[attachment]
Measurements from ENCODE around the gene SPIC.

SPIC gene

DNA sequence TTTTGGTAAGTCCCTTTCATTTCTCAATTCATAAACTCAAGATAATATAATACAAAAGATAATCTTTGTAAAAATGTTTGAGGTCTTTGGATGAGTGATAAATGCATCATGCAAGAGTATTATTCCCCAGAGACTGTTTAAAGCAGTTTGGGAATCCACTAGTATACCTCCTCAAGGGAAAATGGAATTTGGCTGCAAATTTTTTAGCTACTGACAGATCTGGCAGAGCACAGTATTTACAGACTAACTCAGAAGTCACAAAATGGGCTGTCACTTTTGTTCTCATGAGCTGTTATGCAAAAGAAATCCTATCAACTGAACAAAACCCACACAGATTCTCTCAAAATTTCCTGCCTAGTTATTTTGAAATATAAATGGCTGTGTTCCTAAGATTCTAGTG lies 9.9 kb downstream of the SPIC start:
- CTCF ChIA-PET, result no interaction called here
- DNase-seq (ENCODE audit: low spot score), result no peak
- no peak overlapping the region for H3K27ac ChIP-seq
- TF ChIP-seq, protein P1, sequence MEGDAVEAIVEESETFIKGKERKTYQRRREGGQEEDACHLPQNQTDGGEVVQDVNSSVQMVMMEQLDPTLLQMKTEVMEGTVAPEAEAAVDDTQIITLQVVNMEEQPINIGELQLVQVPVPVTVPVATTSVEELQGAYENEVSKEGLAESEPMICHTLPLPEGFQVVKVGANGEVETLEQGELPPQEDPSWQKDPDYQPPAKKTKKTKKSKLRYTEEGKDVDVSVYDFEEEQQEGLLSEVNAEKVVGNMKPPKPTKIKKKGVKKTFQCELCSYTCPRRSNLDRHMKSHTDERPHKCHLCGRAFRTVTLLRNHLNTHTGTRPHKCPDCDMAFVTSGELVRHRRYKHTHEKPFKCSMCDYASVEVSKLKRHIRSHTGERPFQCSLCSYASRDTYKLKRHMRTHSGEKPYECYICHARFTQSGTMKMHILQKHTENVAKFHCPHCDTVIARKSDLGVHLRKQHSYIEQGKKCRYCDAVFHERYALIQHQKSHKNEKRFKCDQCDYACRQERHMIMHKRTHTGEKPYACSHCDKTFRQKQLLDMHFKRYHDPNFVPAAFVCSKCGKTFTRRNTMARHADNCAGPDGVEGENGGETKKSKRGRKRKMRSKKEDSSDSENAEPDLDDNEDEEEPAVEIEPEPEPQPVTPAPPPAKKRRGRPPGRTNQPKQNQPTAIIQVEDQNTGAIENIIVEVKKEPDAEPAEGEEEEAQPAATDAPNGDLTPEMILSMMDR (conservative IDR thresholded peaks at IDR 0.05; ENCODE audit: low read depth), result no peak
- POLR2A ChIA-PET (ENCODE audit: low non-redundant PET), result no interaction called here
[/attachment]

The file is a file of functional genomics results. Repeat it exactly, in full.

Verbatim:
Measurements from ENCODE around the gene SPIC.

SPIC gene

DNA sequence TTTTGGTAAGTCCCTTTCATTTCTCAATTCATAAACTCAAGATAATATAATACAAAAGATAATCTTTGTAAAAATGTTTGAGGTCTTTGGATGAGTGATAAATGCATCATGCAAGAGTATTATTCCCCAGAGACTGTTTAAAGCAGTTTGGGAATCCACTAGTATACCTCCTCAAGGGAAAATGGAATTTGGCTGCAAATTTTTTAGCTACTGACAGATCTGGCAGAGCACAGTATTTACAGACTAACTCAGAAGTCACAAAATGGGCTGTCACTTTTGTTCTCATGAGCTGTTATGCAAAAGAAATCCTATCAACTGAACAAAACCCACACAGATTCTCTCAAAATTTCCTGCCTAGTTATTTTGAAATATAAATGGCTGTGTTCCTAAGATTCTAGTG lies 9.9 kb downstream of the SPIC start:
- CTCF ChIA-PET, result no interaction called here
- DNase-seq (ENCODE audit: low spot score), result no peak
- no peak overlapping the region for H3K27ac ChIP-seq
- TF ChIP-seq, protein P1, sequence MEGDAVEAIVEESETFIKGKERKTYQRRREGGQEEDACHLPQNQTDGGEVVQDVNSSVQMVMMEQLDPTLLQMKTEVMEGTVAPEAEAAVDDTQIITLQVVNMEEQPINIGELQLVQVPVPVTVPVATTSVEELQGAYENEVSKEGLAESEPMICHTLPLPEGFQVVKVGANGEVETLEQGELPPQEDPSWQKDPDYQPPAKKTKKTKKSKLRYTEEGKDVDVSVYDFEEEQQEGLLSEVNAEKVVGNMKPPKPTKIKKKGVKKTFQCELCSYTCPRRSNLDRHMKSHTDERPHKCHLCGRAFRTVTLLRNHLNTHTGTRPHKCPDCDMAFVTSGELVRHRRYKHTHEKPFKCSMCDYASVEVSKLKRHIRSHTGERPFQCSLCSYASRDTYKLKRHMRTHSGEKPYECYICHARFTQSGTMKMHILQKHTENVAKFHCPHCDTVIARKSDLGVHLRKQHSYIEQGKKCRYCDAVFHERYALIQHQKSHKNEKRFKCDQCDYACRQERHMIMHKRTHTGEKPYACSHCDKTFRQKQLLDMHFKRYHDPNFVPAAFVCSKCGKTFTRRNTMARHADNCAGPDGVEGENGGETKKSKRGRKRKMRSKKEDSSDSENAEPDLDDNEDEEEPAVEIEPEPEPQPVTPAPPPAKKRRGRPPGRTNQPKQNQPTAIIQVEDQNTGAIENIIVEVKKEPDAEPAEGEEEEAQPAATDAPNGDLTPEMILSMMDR (conservative IDR thresholded peaks at IDR 0.05; ENCODE audit: low read depth), result no peak
- POLR2A ChIA-PET (ENCODE audit: low non-redundant PET), result no interaction called here